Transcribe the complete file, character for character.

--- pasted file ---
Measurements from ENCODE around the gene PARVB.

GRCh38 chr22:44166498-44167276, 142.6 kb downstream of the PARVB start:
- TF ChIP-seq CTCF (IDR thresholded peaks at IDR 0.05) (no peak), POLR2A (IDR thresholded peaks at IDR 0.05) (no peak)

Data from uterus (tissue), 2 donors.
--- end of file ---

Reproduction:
Measurements from ENCODE around the gene PARVB.

GRCh38 chr22:44166498-44167276, 142.6 kb downstream of the PARVB start:
- TF ChIP-seq CTCF (IDR thresholded peaks at IDR 0.05) (no peak), POLR2A (IDR thresholded peaks at IDR 0.05) (no peak)

Data from uterus (tissue), 2 donors.